Earlier the Syrian Kurdish news outlet Hawar reported that the SDF had seized all of the Baghouz enclave, where the SDF has been battling for weeks to wipe out the last vestige of Islamic State’s territorial rule.

(Reporting by Rodi Said; Writing by Tom Perry; Editing by Raissa Kasolowsky)

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Dutch Prime Minister Rutte of the VVD Liberal party and Dutch far-right politician Wilders of the PVV Party take part in a meeting at the Dutch Parliament after the general election in The Hague
Dutch Prime Minister Mark Rutte (R) of the VVD Liberal party and Dutch far-right politician Geert Wilders of the PVV Party take part in a meeting at the Dutch Parliament after the general election in The Hague, Netherlands, March 16, 2017. REUTERS/Yves Herman

March 21, 2019

By Toby Sterling

AMSTERDAM (Reuters) – An upstart populist party shocked the Dutch political establishment by winning the most votes in provincial elections after a preliminary count in the early hours of Thursday, boosted by a possible terrorist attack this week in the city of Utrecht.

The result shows the enduring strength of far-right populism in the Netherlands, coming nearly two decades after the assassination of populist Pim Fortuyn in 2002 led to a similar upset in parliamentary elections.

The most important short term impact is that Prime Minister Mark Rutte’s center-right coalition will be forced to seek outside support to win Senate approval for laws passed by parliament. Provincial votes determine the composition in the Senate, where Rutte’s government has lost its majority.

The big winner in the vote was the Forum for Democracy party, led by 36-year-old Thierry Baudet, which holds just two seats in parliament after entering politics in 2016. On current projections it will have an equal number of seats in the Senate as Rutte’s VVD.

In a speech to supporters peppered with literary allusions, Baudet said the arrogance of the elites had been punished.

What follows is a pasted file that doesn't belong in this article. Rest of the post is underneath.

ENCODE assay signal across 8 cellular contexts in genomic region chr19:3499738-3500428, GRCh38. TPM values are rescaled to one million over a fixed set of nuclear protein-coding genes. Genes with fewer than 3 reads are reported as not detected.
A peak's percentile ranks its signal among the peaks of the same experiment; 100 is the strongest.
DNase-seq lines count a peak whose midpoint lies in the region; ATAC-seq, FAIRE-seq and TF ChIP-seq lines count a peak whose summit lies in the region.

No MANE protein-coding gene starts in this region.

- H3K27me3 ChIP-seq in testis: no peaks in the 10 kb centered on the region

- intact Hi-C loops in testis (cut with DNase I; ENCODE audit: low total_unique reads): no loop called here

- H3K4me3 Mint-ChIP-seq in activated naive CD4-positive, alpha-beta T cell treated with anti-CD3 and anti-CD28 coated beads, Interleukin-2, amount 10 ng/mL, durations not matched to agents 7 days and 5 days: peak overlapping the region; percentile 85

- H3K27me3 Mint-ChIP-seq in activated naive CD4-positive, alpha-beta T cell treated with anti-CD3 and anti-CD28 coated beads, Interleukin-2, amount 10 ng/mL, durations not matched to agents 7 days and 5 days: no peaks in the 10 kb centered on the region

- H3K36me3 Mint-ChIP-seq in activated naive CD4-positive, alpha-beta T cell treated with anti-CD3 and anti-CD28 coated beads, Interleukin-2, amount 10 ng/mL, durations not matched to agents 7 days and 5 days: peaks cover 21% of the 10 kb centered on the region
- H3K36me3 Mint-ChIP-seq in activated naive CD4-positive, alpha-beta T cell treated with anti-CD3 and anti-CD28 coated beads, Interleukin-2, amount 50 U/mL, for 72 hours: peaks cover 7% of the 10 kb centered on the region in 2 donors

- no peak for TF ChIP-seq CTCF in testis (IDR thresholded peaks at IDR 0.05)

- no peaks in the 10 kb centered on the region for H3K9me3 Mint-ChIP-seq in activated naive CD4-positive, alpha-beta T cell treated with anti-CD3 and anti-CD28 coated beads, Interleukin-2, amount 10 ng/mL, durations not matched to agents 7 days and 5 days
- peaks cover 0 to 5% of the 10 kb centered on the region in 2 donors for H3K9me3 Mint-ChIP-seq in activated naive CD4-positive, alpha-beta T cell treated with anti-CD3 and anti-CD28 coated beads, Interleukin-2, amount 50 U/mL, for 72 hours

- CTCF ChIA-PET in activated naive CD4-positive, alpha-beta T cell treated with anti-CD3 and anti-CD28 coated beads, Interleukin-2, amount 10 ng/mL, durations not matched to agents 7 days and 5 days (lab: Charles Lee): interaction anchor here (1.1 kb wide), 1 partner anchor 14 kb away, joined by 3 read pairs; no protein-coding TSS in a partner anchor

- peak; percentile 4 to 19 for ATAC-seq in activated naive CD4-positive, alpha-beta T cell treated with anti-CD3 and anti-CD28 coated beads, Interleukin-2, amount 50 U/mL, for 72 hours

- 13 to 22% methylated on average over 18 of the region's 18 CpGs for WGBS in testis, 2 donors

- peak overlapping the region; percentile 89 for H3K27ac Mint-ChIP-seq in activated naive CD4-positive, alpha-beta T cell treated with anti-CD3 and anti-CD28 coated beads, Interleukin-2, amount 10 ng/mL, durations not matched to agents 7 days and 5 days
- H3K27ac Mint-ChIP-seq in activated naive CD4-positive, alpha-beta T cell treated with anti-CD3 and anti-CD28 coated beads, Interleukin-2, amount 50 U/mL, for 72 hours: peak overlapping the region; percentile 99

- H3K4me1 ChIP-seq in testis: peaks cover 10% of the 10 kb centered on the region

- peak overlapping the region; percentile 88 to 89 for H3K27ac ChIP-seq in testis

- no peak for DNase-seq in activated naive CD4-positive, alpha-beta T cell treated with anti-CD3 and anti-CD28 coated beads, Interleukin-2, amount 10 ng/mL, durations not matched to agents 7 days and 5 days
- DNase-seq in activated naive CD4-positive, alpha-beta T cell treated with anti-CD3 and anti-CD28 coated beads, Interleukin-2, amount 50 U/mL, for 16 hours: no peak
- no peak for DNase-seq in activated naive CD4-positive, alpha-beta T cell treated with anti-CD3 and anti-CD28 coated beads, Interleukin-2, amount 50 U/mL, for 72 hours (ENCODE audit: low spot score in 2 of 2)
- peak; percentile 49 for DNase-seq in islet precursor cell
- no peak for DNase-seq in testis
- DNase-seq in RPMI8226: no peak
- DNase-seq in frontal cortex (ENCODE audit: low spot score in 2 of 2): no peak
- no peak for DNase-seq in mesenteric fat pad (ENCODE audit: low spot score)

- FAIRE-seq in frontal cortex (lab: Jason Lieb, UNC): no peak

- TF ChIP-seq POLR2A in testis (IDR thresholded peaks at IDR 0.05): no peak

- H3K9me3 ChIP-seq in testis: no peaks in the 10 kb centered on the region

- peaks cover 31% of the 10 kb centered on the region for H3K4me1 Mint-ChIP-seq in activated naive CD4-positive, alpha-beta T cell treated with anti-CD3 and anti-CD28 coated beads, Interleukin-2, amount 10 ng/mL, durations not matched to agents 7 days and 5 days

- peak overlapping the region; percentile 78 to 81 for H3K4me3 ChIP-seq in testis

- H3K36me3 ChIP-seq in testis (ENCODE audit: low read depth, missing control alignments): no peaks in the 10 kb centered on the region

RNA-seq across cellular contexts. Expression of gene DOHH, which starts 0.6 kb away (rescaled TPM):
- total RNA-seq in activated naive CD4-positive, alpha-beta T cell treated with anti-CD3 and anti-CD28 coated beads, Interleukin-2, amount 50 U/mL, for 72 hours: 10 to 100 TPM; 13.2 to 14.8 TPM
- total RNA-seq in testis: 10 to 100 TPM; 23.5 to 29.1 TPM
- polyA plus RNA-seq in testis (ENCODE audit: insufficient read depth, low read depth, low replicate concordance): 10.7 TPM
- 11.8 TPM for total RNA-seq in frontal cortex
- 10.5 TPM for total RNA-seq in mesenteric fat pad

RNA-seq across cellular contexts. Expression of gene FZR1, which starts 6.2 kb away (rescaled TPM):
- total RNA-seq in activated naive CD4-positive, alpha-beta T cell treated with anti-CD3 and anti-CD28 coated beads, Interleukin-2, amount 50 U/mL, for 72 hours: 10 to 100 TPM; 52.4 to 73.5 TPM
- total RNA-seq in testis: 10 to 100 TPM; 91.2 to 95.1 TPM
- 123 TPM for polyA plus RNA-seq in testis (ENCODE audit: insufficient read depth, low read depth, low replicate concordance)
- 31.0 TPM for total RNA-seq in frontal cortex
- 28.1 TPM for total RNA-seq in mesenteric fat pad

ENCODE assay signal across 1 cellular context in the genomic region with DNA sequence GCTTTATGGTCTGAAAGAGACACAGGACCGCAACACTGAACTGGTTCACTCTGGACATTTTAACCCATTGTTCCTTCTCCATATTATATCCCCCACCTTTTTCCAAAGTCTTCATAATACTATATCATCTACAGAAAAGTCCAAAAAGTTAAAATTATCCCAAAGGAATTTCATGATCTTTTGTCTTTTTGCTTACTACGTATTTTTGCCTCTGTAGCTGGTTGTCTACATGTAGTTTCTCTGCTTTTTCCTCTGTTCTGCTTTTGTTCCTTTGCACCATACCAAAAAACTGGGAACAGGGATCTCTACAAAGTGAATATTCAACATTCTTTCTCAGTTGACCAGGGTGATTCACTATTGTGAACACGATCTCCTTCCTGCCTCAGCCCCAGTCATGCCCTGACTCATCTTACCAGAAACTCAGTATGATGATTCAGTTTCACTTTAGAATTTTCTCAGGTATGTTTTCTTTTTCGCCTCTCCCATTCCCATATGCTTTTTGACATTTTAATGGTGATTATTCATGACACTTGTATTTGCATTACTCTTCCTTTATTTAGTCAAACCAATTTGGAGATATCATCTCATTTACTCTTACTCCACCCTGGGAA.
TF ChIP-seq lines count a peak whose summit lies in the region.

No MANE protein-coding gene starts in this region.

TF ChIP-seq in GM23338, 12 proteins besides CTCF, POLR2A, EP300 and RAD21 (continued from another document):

“We are standing in the rubble of what was once the most beautiful civilization in the world,” he said.

Following the lead of U.S. President Donald Trump, Baudet opposes immigration and emphasizes “Dutch first” cultural and economic themes. He opposes the euro and thinks the Netherlands should leave the European Union.

Baudet had continued campaigning when other parties stopped after Monday’s attack in Utrecht, in which a gunman shot three people dead on a tram. Baudet blamed the incident on the government’s lax immigration policies.

A 37-year-old Turkish-born man has been arrested on suspicion of carrying out the shooting. Prosecutors have not determined a motive, though they say it may have been terrorism.

Pollsters had for weeks predicted Rutte’s center-right coalition would lose its Senate majority. But experts, including pollster Maurice de Hond, said the Utrecht attack boosted turnout most among opponents of immigration.

The Dutch economy has been one of Europe’s best performers under successive Rutte-led governments, but resentment over early 2010s austerity programs lingers. Recent debate has focused on funding the government’s plans to meet international goals on climate change.


Left-leaning voters feel not enough is being done and supported the pro-environment Green Left party, which also booked big gains nationwide on Wednesday, including taking nearly a quarter of the vote in Amsterdam.